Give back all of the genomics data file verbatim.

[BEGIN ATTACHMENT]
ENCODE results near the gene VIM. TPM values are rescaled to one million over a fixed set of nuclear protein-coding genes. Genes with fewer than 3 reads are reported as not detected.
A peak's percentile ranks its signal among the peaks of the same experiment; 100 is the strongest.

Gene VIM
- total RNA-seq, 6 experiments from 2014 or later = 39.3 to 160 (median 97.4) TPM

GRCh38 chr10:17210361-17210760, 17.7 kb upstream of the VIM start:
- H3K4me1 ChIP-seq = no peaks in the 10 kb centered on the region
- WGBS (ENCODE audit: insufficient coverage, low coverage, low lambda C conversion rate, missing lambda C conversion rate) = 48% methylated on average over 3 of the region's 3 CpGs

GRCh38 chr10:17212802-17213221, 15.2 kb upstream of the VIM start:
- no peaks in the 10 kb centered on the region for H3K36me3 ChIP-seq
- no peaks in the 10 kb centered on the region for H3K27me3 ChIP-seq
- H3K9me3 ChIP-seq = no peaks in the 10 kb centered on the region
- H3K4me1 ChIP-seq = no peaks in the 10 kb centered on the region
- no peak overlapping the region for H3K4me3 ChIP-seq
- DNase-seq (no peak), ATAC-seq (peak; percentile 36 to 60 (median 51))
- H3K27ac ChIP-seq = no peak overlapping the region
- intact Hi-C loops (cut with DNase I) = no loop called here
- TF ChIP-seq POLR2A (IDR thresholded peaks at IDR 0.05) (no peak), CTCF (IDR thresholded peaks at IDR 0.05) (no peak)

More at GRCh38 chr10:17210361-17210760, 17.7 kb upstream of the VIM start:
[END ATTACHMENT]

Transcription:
ENCODE results near the gene VIM. TPM values are rescaled to one million over a fixed set of nuclear protein-coding genes. Genes with fewer than 3 reads are reported as not detected.
A peak's percentile ranks its signal among the peaks of the same experiment; 100 is the strongest.

Gene VIM
- total RNA-seq, 6 experiments from 2014 or later = 39.3 to 160 (median 97.4) TPM

GRCh38 chr10:17210361-17210760, 17.7 kb upstream of the VIM start:
- H3K4me1 ChIP-seq = no peaks in the 10 kb centered on the region
- WGBS (ENCODE audit: insufficient coverage, low coverage, low lambda C conversion rate, missing lambda C conversion rate) = 48% methylated on average over 3 of the region's 3 CpGs

GRCh38 chr10:17212802-17213221, 15.2 kb upstream of the VIM start:
- no peaks in the 10 kb centered on the region for H3K36me3 ChIP-seq
- no peaks in the 10 kb centered on the region for H3K27me3 ChIP-seq
- H3K9me3 ChIP-seq = no peaks in the 10 kb centered on the region
- H3K4me1 ChIP-seq = no peaks in the 10 kb centered on the region
- no peak overlapping the region for H3K4me3 ChIP-seq
- DNase-seq (no peak), ATAC-seq (peak; percentile 36 to 60 (median 51))
- H3K27ac ChIP-seq = no peak overlapping the region
- intact Hi-C loops (cut with DNase I) = no loop called here
- TF ChIP-seq POLR2A (IDR thresholded peaks at IDR 0.05) (no peak), CTCF (IDR thresholded peaks at IDR 0.05) (no peak)

More at GRCh38 chr10:17210361-17210760, 17.7 kb upstream of the VIM start: